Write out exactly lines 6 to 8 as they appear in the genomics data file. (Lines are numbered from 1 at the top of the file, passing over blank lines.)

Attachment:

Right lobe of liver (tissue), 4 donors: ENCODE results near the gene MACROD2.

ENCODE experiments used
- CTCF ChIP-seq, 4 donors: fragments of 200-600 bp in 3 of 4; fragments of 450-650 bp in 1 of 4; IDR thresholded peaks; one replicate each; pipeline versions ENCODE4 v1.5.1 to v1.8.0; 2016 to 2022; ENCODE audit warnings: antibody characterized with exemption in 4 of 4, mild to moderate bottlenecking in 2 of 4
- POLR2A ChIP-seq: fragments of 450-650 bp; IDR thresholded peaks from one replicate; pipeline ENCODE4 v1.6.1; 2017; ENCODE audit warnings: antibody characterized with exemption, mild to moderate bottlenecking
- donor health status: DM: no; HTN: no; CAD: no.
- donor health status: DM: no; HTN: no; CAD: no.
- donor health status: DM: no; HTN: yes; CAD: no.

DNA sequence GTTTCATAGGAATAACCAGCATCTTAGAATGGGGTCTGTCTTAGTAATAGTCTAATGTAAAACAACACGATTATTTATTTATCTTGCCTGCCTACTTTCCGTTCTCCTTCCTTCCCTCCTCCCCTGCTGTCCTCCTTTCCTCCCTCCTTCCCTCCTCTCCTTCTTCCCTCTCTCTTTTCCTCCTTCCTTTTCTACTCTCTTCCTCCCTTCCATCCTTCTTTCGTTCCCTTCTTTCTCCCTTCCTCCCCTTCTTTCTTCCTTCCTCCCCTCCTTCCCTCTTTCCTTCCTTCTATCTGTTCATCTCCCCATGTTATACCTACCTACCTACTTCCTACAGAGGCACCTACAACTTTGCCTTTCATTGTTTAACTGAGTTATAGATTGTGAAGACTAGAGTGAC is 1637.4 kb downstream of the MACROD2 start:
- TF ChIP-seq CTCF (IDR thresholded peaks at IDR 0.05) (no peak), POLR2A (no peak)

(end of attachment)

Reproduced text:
- donor health status: DM: no; HTN: no; CAD: no.
- donor health status: DM: no; HTN: yes; CAD: no.

DNA sequence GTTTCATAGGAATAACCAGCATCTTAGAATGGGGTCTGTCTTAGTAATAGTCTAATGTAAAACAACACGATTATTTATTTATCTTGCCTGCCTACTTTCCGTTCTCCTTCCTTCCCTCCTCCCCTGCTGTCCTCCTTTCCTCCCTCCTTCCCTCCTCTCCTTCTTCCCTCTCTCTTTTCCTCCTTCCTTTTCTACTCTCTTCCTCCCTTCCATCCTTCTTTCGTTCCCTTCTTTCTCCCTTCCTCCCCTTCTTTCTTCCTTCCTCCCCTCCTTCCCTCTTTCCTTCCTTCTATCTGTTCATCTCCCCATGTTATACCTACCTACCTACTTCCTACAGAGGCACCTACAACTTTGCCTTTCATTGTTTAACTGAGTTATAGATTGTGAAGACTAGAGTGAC is 1637.4 kb downstream of the MACROD2 start: